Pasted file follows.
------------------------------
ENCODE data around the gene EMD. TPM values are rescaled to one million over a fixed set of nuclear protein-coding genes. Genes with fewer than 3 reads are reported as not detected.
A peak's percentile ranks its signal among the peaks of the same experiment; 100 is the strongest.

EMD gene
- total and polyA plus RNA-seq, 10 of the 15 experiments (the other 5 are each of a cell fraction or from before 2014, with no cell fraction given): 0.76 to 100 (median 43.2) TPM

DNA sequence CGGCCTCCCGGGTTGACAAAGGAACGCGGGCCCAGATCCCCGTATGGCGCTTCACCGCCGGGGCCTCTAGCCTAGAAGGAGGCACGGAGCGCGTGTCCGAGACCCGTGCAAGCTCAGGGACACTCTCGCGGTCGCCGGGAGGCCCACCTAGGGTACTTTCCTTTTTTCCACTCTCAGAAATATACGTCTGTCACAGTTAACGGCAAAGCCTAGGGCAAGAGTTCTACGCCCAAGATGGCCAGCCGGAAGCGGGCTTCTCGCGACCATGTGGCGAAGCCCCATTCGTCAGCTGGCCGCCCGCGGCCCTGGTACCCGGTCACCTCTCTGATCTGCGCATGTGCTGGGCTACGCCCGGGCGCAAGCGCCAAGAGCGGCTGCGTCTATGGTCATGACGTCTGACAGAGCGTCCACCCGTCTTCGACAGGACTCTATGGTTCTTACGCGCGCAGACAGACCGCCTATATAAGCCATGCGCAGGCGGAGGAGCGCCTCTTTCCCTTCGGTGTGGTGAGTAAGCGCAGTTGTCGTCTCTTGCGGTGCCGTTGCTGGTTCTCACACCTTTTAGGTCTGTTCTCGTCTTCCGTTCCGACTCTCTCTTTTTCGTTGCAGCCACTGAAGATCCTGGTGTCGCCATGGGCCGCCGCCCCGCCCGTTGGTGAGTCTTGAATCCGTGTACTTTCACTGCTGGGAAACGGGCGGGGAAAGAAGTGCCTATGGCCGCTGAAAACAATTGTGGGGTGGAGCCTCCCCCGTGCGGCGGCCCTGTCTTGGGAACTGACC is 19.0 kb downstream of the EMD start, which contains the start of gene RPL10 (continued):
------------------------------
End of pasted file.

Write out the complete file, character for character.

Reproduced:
ENCODE data around the gene EMD. TPM values are rescaled to one million over a fixed set of nuclear protein-coding genes. Genes with fewer than 3 reads are reported as not detected.
A peak's percentile ranks its signal among the peaks of the same experiment; 100 is the strongest.

EMD gene
- total and polyA plus RNA-seq, 10 of the 15 experiments (the other 5 are each of a cell fraction or from before 2014, with no cell fraction given): 0.76 to 100 (median 43.2) TPM

DNA sequence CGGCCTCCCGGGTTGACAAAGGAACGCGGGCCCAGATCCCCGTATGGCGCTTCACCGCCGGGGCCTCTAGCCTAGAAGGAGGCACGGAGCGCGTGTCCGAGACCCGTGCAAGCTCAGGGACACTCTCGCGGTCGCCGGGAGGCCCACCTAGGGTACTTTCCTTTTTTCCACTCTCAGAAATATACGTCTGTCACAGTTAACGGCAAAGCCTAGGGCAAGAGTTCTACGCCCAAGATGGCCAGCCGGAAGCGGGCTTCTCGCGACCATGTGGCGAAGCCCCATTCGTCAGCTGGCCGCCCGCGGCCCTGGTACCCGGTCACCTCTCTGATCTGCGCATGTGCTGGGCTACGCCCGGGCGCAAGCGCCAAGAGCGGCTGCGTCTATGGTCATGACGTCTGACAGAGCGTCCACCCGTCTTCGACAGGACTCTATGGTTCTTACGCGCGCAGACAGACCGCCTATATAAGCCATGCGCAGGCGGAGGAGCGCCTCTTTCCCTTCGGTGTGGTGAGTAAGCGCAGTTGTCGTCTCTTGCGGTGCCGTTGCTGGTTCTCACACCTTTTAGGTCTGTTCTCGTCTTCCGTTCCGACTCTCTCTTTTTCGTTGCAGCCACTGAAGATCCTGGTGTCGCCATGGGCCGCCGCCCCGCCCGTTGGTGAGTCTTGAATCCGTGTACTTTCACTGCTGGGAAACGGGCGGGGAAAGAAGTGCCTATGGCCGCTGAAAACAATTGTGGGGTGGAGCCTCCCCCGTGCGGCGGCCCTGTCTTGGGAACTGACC is 19.0 kb downstream of the EMD start, which contains the start of gene RPL10 (continued):